Why on earth wouldn’t the world move wholesale into digital currencies and issuance? It all comes down to the markets warming to the idea of trust and custody. While we may have frictionless global cryptocurrencies, the use cases seen to date are only a start from the perspective of global law, monetary policy, regulation and enforceability.

Current global markets are governed by many levels of safeguards and controls that maintain safe and efficient markets, monetary policy and necessary circuit breakers. Recent losses due to stolen cryptocurrency, highlight the need for the endurance of these protections and the work ahead.

Further emergence of strong custody agents, integrated into the global market settlement process is required. The nature of initial digital assets is that they can act as a source of monetary settlement and collateral themselves. How can institutions include their newly invested holdings effectively into the settlement and collateralization process of traditional markets? To achieve this, hybrid and seamless settlement solutions are required for institutions to settle across the multiple digital markets.


Central Bank digital currencies (CBDC) to accelerate momentum


In 2009, Bitcoin was heralded as money without government. Just over a decade later, many governments are contemplating the need for their own digital “stablecoin” currencies.

As links between central and commercial banks, and everyday customers grow, central banks (by way of digital currencies) will have a direct and positive effect on the digital markets that, in turn, may rely on them.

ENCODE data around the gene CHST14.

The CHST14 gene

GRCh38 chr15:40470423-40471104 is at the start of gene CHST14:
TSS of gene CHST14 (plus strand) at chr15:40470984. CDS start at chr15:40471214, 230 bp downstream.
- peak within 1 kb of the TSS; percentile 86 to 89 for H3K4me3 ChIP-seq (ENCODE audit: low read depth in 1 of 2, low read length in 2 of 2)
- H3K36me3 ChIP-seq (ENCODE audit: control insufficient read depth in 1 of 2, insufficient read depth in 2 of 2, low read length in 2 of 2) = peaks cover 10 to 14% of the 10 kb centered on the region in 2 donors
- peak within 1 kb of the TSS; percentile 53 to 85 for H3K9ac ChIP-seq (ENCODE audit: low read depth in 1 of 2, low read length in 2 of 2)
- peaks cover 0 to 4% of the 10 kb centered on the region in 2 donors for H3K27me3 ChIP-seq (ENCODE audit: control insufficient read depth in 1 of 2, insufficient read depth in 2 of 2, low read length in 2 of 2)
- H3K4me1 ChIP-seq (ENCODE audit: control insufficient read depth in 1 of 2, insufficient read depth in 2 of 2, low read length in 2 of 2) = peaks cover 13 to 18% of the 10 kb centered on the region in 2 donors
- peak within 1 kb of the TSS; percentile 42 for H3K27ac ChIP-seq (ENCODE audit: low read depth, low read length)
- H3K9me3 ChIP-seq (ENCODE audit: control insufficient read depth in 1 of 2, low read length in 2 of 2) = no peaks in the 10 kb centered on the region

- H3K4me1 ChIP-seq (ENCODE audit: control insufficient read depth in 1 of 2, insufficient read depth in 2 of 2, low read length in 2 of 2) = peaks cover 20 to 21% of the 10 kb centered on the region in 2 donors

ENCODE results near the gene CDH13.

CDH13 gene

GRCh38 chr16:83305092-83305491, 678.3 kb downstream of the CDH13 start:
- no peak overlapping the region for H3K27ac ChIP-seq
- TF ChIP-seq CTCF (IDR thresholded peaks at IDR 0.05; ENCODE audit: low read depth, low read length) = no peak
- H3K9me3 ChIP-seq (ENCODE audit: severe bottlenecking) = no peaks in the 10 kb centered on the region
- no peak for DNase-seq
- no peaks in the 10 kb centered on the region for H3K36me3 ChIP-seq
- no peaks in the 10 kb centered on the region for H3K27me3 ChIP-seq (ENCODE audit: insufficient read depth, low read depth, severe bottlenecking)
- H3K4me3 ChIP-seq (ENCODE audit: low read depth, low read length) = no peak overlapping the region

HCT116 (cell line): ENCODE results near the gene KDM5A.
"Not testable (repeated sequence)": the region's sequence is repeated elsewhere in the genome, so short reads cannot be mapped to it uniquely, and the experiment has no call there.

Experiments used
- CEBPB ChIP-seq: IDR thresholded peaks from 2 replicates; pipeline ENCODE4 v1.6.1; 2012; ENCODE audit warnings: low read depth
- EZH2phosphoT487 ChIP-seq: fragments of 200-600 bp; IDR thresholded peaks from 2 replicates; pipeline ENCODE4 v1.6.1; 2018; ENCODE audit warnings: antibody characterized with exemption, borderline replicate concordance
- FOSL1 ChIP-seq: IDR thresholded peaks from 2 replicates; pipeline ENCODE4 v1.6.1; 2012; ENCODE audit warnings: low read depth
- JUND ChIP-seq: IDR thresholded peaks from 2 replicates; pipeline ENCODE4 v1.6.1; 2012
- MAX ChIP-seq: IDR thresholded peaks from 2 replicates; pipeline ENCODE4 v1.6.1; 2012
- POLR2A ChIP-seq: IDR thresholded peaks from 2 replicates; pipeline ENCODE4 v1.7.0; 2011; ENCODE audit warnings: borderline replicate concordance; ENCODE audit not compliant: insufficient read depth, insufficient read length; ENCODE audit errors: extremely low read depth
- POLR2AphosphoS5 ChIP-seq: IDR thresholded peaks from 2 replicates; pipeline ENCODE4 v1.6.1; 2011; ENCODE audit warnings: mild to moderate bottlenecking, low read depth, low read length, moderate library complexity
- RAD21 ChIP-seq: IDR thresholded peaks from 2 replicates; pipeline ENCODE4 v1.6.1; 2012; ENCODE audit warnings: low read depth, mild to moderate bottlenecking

As governmentally regulated digital currencies (sovereign stablecoins) emerge, they will further support market confidence with guaranteed and frictionless cash collateral, leading to the accelerated growth of digital instrument issuance and digitally traded market volumes.


Digital market asset growth


The focus on cryptocurrencies dominates most discussion on digital assets. However, digital issuance of bonds, equity and notes are on the rise.

As this issuance increases, so will the use of these holdings as a basis for collateralization in further traditional and decentralized trading, and with the necessary legal and regulatory frameworks following, secondary markets and collateralization globally.

Digital currency settlement is the first step to get right. Adopting hybrid models now for traditional (FIAT/cash) and digital (initially cryptocurrency) settlement will pave the way for enabling broader digital issuance and the incorporation into existing settlement workflows.


What is the tipping point for DeFi?


As discussed, the shift to decentralized finance is dependent on at least four related factors:

  • Need for hybrid and seamlessly integrated settlement workflows
  • Further emergence of strong and global digital custody solutions
  • Increased digital issuance of equity, bonds and notes, and global regulatory recognition
  • Stablecoin emergence to build global market acceptance and stability


Get in touch


We've experienced a seesaw of innovation since establishment of the first cryptocurrencies, smart contracts, ICO dashes and crashes, NFTs, the heralding of cloud ecosystems and big data advancements; each characterized by success and failure. Nevertheless, the rate of decentralization and market optimization is subtly accelerating.

If you’d like to delve a little deeper into optimization, decentralization, collateralization and related topics, visit, or contact and find out how Luxoft guides organizations like yours through the complex changes undertaken by the industry on a regular basis.

These and other topics were recently discussed in a webinar jointly held by Luxoft, AWS, and GMEX Group titled “Bridging the institutional divide between centralized finance and decentralized finance”.

For a case study example of this in action, please refer to this recent AWS, DXC and Luxoft Cloud Leadership Series article titled, “Simplifying and accelerating access to digital assets marketplaces”, featuring our project with GMEX MultiHub.


Download pdf version


Hugh Richards , Ecosystem Strategy, Banking and Capital Markets Solutions, Luxoft

Hugh Richards author linkedin

Ecosystem Strategy, Banking and Capital Markets Solutions, Luxoft

Hugh has gained over 30 years’ experience in financial services, investment banking, software company management and market strategy. He brings a unique balance of global business and technology leadership, focused on strategy, execution and innovation change management.